Shakespeare examines love in two different ways in Sonnets 116 and 130. In the first, love is treated in its most ideal form as an uncompromising force (indeed, as the greatest force in the universe); in the latter sonnet, Shakespeare treats love from a more practical aspect: it is viewed simply and realistically without ornament. Yet both sonnets are justifiable in and of themselves, for neither misrepresents love or speaks of it slightingly. Indeed, Shakespeare illustrates two qualities of love in the two sonnets: its potential and its objectivity. This paper will compare and contrast the two sonnets by Shakespeare and show how they represent two different attitudes to love.
The couplet of this sonnet renews the speaker's wish for their love, urging her to "love well" which he must soon leave. But after the third quatrain, the speaker applauds his lover for having courage and adoration to remain faithful to him. The rhyme couplet suggests the unconditional love between the speaker and his
“Sonnet 116” written by William Shakespeare is focusing on the strength and true power of love. Love is a feeling that sustainable to alterations, that take place at certain points in life, and love is even stronger than a breakup because separation cannot eliminate feelings. The writer makes use of metaphors expressing love as a feeling of mind not just heart as young readers may see it. To Shakespeare love is an immortal felling that is similar to a mark on a person’s life.
She continues to list her idealized love in Sonnets 43 and 14, stating that love should be pure as men “turn from praise”, a love which people endure because it is right and correct. She again through imagery demands the purity of genuine love that can grow through time and endure “on, through loves eternity”. This clearly explores the idea of aspirations, hope and idealism within the sonnet sequence.
So the lover, the poet, treats the loved object, the young man, as he would himself. The loved object serves as a substitute for some unattained ideal. In the case of the sonnets, the ideal is love. Being in love allows the poet to have what he wants but could not acquire before and serves as a means of satisfying his self-love.
“Sonnet 130”. This poem first starts off with a man or possibly a woman, talking about their mistress in a negative way. Starting off with saying “My mistress' eyes are nothing like the sun” (Shakespeare 1.) This man or woman than starts talking more about how his mistress’s lips,
In sonnet 95, the speaker depicts a paternal feeling while speaking to the addressee, where indeed the poet reminds his audience about way appearance can be so deceiving. The young man is relying on his good appearance to veil his sexual immorality. Being that he is handsome and attractive, people are reluctant to disapprove his behavior. In the first quadrant, the poet employs different stylistic devices, which include simile, as the young man is likened to a fragrant rose, and on the other hand, he is compared to a destructive worm, but all his dark side of life is hidden under his good looking and charming nature. What is important about this poem is the manner in which the speaker reminds the young man about his bad behavior and draws examples that makes him feel sorry about what he does behind his good-looking nature. By the use of diction, imagery, diction, images, metaphors and other figures of speech, such as tone of voice, allusions, syntax and structure of the speech, the speaker warns the young man against his sexual immorality, and reminds him that there are detrimental risks associated with his behavior if he does not change.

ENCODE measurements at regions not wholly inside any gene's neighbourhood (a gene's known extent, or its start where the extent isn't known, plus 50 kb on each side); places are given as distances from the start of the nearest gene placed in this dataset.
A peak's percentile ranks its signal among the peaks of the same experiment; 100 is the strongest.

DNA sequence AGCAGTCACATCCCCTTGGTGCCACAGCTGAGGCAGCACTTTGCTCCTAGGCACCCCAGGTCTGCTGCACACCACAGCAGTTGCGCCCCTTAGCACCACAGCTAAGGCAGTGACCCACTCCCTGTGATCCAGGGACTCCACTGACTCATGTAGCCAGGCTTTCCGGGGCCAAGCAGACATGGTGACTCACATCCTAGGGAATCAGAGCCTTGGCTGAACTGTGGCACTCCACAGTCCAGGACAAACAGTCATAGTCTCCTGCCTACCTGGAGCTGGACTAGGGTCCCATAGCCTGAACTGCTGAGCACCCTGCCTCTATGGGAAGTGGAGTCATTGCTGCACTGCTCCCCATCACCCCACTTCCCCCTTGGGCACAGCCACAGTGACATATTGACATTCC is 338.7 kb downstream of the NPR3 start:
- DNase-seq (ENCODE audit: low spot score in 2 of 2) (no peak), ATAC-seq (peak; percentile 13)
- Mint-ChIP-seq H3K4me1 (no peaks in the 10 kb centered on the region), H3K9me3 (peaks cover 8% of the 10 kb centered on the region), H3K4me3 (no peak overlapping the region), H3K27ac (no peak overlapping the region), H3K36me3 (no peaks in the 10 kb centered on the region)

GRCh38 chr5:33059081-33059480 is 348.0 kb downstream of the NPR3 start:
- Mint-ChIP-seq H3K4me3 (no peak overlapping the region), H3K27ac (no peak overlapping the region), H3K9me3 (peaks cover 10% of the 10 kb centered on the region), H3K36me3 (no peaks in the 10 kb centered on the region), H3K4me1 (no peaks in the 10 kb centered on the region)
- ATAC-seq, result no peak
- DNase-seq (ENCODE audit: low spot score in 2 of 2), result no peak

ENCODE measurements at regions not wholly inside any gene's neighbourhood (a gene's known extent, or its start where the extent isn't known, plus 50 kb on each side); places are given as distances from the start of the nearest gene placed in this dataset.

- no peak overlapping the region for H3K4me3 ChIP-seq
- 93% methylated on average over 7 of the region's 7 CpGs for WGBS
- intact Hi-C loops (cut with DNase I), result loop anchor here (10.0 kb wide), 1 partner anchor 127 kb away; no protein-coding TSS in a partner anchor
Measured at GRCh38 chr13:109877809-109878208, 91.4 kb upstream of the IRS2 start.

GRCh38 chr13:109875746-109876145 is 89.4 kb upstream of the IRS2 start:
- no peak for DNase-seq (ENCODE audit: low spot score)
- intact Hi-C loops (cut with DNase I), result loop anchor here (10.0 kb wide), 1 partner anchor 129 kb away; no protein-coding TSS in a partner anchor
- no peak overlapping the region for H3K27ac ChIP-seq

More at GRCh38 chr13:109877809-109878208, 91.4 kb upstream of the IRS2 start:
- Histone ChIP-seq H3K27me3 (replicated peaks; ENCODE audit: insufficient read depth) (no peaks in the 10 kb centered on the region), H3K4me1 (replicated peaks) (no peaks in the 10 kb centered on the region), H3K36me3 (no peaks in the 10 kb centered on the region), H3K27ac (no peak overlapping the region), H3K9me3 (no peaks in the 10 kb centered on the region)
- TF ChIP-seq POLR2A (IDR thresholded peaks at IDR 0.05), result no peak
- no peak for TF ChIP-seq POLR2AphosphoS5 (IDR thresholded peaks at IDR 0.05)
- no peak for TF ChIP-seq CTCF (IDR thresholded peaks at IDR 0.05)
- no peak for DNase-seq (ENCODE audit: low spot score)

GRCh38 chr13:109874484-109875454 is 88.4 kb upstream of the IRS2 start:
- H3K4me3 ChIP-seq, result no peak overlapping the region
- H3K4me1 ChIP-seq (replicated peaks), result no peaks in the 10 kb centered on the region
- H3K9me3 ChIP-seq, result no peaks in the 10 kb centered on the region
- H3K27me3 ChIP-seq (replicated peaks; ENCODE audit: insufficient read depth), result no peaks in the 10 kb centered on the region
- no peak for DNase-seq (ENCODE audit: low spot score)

People perceive “Sonnet 130”, by William Shakespeare, in many different ways. There are not many options but the two that are there are very controversial. Some can say that he is just talking crap to his girl by pointing out all of her flaws. Others say that he has a heart and is pointing all of these things out to show that she does not have to be perfect. He wants her flaws and nothing fake.
The other day I was babysitting my three-year-old niece, a most conniving little angel. As she sat gawking at my girlfriend's brother, Matthew, who was eating potato chips, she told me that she loved me "so much." She had already devoured her potato chips, but she obviously wanted more. Many more expressions of love proceeded to drip from her lips. Finally, the question came; "Reg, can I have some more chips?" At first, I thought this little show of bribery was cute and funny, but then I started to think about the true meaning of love. What is true love? Poets, philosophers, religious leaders, and the American media all have different definitions for this word. Too often, love is conceived as doing whatever it